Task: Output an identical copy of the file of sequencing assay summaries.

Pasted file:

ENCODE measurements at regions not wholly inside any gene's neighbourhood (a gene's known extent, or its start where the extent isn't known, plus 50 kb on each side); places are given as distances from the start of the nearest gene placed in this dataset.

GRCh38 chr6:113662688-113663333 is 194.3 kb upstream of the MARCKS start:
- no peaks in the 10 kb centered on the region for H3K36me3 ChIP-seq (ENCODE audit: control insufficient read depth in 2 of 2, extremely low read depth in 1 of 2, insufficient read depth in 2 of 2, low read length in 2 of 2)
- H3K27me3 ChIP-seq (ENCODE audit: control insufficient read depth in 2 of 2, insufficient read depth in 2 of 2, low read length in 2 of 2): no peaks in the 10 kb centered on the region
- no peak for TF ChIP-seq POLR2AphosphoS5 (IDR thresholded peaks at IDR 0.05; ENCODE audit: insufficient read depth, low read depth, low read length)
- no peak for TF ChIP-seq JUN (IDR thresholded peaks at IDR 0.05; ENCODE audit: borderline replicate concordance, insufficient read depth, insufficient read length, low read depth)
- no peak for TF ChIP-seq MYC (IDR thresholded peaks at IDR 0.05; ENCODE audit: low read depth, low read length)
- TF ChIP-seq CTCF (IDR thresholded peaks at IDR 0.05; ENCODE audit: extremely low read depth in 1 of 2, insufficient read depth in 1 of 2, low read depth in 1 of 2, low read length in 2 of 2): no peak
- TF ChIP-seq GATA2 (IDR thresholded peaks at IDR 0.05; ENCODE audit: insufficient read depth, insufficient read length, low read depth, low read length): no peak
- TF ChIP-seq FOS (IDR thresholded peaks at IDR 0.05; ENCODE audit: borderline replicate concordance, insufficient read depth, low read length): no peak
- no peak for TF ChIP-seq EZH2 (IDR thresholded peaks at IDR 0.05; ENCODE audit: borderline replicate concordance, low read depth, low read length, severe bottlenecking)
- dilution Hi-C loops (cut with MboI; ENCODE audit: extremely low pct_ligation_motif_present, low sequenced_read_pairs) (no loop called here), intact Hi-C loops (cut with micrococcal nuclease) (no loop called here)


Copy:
ENCODE measurements at regions not wholly inside any gene's neighbourhood (a gene's known extent, or its start where the extent isn't known, plus 50 kb on each side); places are given as distances from the start of the nearest gene placed in this dataset.

GRCh38 chr6:113662688-113663333 is 194.3 kb upstream of the MARCKS start:
- no peaks in the 10 kb centered on the region for H3K36me3 ChIP-seq (ENCODE audit: control insufficient read depth in 2 of 2, extremely low read depth in 1 of 2, insufficient read depth in 2 of 2, low read length in 2 of 2)
- H3K27me3 ChIP-seq (ENCODE audit: control insufficient read depth in 2 of 2, insufficient read depth in 2 of 2, low read length in 2 of 2): no peaks in the 10 kb centered on the region
- no peak for TF ChIP-seq POLR2AphosphoS5 (IDR thresholded peaks at IDR 0.05; ENCODE audit: insufficient read depth, low read depth, low read length)
- no peak for TF ChIP-seq JUN (IDR thresholded peaks at IDR 0.05; ENCODE audit: borderline replicate concordance, insufficient read depth, insufficient read length, low read depth)
- no peak for TF ChIP-seq MYC (IDR thresholded peaks at IDR 0.05; ENCODE audit: low read depth, low read length)
- TF ChIP-seq CTCF (IDR thresholded peaks at IDR 0.05; ENCODE audit: extremely low read depth in 1 of 2, insufficient read depth in 1 of 2, low read depth in 1 of 2, low read length in 2 of 2): no peak
- TF ChIP-seq GATA2 (IDR thresholded peaks at IDR 0.05; ENCODE audit: insufficient read depth, insufficient read length, low read depth, low read length): no peak
- TF ChIP-seq FOS (IDR thresholded peaks at IDR 0.05; ENCODE audit: borderline replicate concordance, insufficient read depth, low read length): no peak
- no peak for TF ChIP-seq EZH2 (IDR thresholded peaks at IDR 0.05; ENCODE audit: borderline replicate concordance, low read depth, low read length, severe bottlenecking)
- dilution Hi-C loops (cut with MboI; ENCODE audit: extremely low pct_ligation_motif_present, low sequenced_read_pairs) (no loop called here), intact Hi-C loops (cut with micrococcal nuclease) (no loop called here)